Is the Dow a good market indicator?
Traders work at the New York Stock Exchange in New York City, as the Dow Jones Industrial Average takes a dip
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BOB MOON: If you're here for The Numbers, we'll get to them in just a bit. But the won't explain some, shall we say, interesting stock market swings you may have noticed in the past few days.
Lately, we can all count on the Dow Jones Industrial Average for the quick thrill -- and not necessarily in a good way. To understand these latest lurches, consider this: The Dow reflects an average stock value of just 30 of the largest U.S. companies. Thirty . . . out of more than 10,000 companies in this country. And it's "price-weighted," which means the price of just one of those stocks can have a lopsided effect in determining the average.
So a week like this one raises anew this question: Is the Dow a reliable indicator of what's happening in the stock market? Here's Marketplace's Jeremy Hobson in New York.
JEREMY HOBSON: James Angel is a finance professor who studies the stock market at Georgetown University. He says because of the formula the Dow uses . . .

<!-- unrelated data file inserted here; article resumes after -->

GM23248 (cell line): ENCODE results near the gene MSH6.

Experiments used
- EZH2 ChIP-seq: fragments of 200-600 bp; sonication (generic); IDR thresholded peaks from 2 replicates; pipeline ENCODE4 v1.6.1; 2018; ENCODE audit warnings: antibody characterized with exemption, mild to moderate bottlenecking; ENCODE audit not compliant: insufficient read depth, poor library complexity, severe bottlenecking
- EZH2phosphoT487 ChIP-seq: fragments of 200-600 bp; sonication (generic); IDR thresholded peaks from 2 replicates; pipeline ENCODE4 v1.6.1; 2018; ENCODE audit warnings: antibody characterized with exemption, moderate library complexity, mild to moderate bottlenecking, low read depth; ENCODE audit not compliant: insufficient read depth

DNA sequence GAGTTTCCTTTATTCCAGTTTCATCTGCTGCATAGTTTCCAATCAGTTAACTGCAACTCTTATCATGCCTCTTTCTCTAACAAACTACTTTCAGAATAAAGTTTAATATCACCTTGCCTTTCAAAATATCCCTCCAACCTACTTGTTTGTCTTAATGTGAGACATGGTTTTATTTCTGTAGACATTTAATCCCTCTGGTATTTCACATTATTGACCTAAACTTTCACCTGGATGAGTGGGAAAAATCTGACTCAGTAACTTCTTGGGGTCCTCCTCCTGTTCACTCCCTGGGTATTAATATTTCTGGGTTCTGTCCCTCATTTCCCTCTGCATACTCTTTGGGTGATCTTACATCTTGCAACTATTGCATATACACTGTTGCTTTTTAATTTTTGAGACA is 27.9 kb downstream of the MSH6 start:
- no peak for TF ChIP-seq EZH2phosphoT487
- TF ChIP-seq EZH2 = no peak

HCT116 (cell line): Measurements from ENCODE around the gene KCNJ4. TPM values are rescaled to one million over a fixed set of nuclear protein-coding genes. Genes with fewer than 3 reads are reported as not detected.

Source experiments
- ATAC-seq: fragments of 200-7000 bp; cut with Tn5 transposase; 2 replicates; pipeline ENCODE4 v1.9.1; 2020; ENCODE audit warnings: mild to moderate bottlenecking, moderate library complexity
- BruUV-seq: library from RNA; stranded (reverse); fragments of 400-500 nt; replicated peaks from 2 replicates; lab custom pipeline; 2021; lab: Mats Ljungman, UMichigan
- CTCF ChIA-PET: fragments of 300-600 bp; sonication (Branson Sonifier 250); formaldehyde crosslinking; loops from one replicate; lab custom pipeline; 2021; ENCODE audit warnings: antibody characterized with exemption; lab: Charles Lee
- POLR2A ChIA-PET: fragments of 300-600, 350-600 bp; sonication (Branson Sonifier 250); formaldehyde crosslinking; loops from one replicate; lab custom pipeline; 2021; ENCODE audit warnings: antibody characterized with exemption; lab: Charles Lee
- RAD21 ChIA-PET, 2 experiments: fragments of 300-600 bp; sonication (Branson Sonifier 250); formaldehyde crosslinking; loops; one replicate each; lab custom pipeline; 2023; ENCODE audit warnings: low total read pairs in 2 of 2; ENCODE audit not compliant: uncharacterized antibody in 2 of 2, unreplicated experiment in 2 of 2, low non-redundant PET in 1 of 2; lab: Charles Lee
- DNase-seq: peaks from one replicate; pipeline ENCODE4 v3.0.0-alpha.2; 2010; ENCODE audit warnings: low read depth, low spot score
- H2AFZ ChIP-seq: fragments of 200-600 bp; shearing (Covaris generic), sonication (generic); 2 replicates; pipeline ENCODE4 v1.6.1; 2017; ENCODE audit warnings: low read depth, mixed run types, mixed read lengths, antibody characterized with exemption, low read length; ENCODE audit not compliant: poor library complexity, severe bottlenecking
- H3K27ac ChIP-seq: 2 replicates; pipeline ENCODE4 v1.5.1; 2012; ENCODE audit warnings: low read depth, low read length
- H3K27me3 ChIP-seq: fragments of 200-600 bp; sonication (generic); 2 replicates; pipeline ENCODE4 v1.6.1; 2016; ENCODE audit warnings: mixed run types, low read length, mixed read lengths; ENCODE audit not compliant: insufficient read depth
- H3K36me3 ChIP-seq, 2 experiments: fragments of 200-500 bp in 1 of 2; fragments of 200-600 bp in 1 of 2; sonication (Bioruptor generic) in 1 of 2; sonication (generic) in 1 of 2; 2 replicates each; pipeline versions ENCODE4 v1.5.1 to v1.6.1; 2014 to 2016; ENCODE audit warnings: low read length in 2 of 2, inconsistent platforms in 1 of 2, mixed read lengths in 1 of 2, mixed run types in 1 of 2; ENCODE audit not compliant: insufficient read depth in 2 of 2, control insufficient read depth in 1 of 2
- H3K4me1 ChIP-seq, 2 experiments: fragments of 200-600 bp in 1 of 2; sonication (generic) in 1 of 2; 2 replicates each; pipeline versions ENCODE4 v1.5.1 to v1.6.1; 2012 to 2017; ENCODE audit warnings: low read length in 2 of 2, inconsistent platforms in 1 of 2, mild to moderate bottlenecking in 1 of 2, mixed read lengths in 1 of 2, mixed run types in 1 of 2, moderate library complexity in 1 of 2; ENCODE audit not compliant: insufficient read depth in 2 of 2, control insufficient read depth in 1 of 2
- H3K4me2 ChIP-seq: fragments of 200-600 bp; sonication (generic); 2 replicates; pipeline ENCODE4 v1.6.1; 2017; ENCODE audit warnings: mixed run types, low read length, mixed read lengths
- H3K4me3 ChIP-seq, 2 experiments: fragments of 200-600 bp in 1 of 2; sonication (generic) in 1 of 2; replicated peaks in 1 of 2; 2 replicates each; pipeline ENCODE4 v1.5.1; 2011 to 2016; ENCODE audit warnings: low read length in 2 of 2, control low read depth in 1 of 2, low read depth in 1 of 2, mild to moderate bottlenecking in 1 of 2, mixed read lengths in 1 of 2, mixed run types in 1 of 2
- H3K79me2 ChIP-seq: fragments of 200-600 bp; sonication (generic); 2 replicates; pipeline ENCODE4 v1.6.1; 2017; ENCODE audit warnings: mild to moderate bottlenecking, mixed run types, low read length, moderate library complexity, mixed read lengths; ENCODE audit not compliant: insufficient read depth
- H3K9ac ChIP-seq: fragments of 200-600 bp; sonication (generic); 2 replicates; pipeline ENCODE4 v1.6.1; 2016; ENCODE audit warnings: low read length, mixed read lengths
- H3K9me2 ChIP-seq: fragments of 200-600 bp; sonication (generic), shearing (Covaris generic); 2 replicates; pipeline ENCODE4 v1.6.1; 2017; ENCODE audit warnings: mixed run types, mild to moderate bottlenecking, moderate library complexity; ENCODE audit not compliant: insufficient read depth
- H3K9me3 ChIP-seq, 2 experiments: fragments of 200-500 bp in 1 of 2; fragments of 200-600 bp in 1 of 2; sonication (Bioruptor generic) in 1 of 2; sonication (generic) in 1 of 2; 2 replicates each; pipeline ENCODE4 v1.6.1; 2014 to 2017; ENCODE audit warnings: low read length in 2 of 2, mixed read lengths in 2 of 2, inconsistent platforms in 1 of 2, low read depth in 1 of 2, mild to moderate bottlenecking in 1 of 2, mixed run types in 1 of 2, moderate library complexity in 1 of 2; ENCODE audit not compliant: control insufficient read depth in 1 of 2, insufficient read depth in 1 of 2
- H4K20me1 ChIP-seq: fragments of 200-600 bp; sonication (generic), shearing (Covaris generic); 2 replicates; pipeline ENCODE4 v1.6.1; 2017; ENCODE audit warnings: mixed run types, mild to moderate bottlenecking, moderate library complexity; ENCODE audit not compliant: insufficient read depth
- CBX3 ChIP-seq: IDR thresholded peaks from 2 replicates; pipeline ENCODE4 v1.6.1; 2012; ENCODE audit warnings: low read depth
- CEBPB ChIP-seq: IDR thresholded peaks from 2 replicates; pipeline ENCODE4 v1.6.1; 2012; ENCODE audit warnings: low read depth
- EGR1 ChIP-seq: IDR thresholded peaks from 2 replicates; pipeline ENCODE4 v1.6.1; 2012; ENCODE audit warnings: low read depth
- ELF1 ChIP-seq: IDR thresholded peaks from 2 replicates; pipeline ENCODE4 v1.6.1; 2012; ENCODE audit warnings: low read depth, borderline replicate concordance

JAMES ANGEL: Everytime a Dow stock moves by a dollar, the index will move by approximately eight points.
Which means if one of the Dow's expensive stocks like IBM falls by 20 percent, it will drag the average down by a lot more than the same movement by one of the Dow's cheap stocks like Bank of America. Hence, the daily volatility of the Dow -- and its differences with the broader S&P 500 index.
But, Angel says . . .
ANGEL: As you've noticed, these indices tend to go up and down together.
That's true over the long term. Though any Marketplace listener knows that about once a week, the indexes end up doing different things, and you hear this:
[MUSIC: It Don't Mean a Thing If It Ain't Got That Swing.]
No reason to distrust the Dow, says John Prestbo, the executive director of Dow Jones indexes.
JOHN PRESTBO: When you're looking at just one day at a time, you're capturing a lot of what the statisticians call noise, which is meaningless movement that has no significance for the longer term.
So what do the pros use? Here's financial analyst Peter Cohan.
PETER COHAN: I compare my stock picks to the S&P 500 rather than the Dow.
Though he admits the two indexes are not that far off. And he says if you want an index that'll really tell you what the market's doing right now . . .
COHAN: It would probably consist of pawn shops, head hunters and bankruptcy and restructuring firms.
In New York, I'm Jeremy Hobson for Marketplace.